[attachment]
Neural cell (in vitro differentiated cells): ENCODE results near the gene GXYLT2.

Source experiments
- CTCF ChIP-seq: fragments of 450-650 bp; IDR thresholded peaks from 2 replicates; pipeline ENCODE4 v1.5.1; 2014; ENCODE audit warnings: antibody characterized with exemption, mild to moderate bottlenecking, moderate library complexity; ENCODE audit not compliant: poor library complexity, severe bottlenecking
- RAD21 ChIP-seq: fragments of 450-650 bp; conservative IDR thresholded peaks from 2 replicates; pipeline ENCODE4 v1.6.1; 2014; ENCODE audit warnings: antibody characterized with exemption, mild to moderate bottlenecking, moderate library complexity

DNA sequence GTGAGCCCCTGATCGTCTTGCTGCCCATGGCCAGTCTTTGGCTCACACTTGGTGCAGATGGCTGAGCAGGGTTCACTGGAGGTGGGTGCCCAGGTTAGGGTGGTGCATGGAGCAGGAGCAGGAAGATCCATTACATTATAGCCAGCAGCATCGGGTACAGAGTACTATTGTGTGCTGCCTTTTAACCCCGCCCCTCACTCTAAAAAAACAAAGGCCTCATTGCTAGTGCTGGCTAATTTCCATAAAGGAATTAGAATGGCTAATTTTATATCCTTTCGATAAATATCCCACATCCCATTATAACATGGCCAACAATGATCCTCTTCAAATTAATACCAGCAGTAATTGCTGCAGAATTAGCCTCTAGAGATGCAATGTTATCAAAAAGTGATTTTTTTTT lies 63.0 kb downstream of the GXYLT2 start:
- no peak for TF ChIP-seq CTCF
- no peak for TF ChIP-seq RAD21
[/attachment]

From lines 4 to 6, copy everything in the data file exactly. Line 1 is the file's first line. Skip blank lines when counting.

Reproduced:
- RAD21 ChIP-seq: fragments of 450-650 bp; conservative IDR thresholded peaks from 2 replicates; pipeline ENCODE4 v1.6.1; 2014; ENCODE audit warnings: antibody characterized with exemption, mild to moderate bottlenecking, moderate library complexity

DNA sequence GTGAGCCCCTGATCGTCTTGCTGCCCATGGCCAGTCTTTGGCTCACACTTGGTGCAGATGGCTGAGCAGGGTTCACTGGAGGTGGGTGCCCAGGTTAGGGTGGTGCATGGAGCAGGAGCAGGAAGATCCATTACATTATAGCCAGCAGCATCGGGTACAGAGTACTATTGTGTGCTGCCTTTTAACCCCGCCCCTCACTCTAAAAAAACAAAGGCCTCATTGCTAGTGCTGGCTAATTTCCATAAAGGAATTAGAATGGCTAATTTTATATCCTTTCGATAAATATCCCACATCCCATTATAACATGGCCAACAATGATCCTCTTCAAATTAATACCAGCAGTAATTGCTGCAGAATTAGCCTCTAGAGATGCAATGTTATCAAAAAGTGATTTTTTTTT lies 63.0 kb downstream of the GXYLT2 start:
- no peak for TF ChIP-seq CTCF